The most recent (2016), Croatian contribution to UNESCO's World Heritage Site list is actually an honor shared between Croatia, Bosnia-Hercegovina, Montenegro and Serbia, each of whom hosts stecci. Stecci are medieval tombstones, notable for their unique design and decoration that typifies funerary art between the 12th and 16th century in this region.
Stecci are spread over 3300 sites throughout the region of which 400 are in Croatia, mostly in Dalmatia. Only 30 sites are on the UNESCO list. The majority are in Bosnia-Hercegovina but there are two sites in Croatia: The Church of St. Barbara in Dubravka, Konavle in southern Croatia; Velika and Mala Crljivica in Cista Velika, northeast of Split near Imotski.
So, they're just tombstones. Why are they important? In finding the stecci to have "outstanding universal value" (criteria for inscription on the WHS list) UNESCO pointed to the decorative flourishes of the tombstones which blended eastern and western Christianity as well as pagan symbols and local script to create funerary art that perfectly expressed the time and place of their creation. Human figures, flowers, geometric designs, celebratory scenes, moons and stars are just some of the motifs chosen by the creators and the deceased.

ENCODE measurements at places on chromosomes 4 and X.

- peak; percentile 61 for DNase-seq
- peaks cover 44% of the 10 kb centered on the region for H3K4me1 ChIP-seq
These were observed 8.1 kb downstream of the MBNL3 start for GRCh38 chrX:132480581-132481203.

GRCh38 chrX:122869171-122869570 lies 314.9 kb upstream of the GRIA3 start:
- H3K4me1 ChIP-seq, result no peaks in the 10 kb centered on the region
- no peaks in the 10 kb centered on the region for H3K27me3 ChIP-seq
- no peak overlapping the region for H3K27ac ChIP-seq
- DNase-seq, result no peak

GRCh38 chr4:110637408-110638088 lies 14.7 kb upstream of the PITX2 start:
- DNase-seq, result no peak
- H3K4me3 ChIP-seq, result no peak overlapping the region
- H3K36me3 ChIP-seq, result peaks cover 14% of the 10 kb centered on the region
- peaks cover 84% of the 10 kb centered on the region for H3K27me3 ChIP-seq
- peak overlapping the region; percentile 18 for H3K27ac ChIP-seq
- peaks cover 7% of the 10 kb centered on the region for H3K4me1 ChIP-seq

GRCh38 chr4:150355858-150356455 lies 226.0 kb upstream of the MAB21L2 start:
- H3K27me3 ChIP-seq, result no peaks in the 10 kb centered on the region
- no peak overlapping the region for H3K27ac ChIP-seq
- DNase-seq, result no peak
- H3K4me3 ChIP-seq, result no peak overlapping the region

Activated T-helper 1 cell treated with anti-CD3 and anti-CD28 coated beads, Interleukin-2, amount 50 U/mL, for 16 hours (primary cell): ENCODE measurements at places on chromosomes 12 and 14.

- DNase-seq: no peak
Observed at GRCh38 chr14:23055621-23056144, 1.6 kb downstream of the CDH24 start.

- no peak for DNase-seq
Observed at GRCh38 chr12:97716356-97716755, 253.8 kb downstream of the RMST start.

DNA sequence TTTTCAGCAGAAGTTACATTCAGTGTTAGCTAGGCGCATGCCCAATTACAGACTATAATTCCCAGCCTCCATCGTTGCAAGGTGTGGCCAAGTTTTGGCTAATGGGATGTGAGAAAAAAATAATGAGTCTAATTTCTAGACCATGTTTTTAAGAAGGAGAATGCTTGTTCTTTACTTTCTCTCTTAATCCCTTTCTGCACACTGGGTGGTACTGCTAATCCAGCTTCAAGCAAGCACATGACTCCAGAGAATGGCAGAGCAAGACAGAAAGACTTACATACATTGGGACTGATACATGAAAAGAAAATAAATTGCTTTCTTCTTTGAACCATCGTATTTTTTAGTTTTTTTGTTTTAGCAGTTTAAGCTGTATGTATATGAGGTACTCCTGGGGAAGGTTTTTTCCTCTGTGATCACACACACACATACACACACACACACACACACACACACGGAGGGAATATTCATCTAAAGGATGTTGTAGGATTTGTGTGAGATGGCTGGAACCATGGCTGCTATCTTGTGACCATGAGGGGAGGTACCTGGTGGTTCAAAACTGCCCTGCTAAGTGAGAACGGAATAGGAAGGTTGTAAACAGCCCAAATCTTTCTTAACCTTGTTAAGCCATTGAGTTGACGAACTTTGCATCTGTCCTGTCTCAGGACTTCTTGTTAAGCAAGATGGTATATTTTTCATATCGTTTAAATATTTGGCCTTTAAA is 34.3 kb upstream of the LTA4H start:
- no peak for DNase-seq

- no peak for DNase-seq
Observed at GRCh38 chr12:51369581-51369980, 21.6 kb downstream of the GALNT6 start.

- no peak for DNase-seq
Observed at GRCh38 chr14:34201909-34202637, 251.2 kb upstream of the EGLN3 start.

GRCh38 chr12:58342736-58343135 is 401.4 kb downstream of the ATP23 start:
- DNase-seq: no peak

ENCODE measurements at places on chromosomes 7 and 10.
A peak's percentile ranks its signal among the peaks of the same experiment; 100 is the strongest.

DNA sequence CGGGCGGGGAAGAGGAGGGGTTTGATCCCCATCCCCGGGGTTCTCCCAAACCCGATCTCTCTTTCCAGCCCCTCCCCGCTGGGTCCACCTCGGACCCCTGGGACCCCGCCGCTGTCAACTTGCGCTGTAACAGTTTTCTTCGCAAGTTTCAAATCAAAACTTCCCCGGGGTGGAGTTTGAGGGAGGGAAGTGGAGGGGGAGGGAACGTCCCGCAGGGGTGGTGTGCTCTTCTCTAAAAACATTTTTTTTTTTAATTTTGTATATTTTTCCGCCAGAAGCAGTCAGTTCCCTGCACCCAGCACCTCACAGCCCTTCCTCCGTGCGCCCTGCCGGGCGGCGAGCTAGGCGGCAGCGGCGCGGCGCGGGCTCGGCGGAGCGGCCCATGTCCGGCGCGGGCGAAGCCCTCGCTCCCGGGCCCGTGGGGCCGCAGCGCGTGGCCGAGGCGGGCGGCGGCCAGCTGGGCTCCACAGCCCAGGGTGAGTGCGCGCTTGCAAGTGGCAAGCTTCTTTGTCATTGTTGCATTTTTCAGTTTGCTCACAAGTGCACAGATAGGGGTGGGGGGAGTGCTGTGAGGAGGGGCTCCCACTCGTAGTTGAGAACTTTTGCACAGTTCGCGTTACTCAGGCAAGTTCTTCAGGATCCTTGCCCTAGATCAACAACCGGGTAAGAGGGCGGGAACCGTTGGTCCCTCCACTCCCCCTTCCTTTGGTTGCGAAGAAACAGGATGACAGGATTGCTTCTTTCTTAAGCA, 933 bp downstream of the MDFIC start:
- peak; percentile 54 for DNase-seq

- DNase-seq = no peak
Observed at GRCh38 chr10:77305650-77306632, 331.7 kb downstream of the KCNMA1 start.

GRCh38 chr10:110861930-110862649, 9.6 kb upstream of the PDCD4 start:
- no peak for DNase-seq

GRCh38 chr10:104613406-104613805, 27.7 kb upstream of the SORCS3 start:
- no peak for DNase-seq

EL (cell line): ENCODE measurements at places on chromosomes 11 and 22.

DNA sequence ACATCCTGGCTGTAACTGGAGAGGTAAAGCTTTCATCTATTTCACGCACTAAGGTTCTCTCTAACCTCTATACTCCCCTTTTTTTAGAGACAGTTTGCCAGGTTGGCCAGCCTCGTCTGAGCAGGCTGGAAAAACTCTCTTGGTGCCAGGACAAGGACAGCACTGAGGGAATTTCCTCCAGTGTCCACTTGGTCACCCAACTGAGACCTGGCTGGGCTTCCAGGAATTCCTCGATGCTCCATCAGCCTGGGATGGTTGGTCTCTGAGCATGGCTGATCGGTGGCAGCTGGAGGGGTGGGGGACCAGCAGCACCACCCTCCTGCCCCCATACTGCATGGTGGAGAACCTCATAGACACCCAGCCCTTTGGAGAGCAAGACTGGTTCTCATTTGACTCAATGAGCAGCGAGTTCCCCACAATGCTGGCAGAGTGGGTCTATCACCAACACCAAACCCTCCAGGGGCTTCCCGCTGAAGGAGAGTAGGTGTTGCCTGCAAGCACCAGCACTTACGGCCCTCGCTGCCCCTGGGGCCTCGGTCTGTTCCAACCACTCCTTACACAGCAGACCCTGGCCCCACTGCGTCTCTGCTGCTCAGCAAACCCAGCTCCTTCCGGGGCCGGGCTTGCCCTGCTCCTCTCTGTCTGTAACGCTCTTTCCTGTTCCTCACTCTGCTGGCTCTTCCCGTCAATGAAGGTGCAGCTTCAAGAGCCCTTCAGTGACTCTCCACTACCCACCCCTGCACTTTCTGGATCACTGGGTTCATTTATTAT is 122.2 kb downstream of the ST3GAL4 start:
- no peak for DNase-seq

As the stecci are mostly in out-of-the-way locations, they have met the "authenticity and integrity" test even though centuries of weather have worn down the engravings on some. It's also important to note that presenting the stecci for inclusion on the World Heritage list has been a joint project of formerly warring countries in ex-Yugoslavia which doubtless also played a role in their inclusion.
The necropolis is Velika i Mala Crljivica, a 200m site along the Trilj-Imotski road, that once was a Roman road built on top a Bronze Age settlement. The 90 well-preserved stecci date from the 14th and 15th centuries and are in several shapes, vertical and horizontal, with motifs that include crosses, lilies, hunting and dance scenes, duels (maybe the cause of death?) and various plants.
Head outside Dubravka village to the Church of St Barbara to explore this graveyard which contains 84 stecci in slab or chest form also from the 14th to 15th centuries. Decorations include grape tendrils, rosettes, crosses and bows and arrows. The church is from the 19th century, built on the site of an older church. Note the tombstones that are part of the entrance gates.
Here are some other graveyards in Dalmatia that contain stecci:
Brotnice, Sv Luka church
Cavtat, Sv Durde church
Dunav, Mala Gospa church
Gabrile, Sv Mitar church
Mocici, Sv Durad church
©CroatiaTraveller 2005-2018 All rights reserved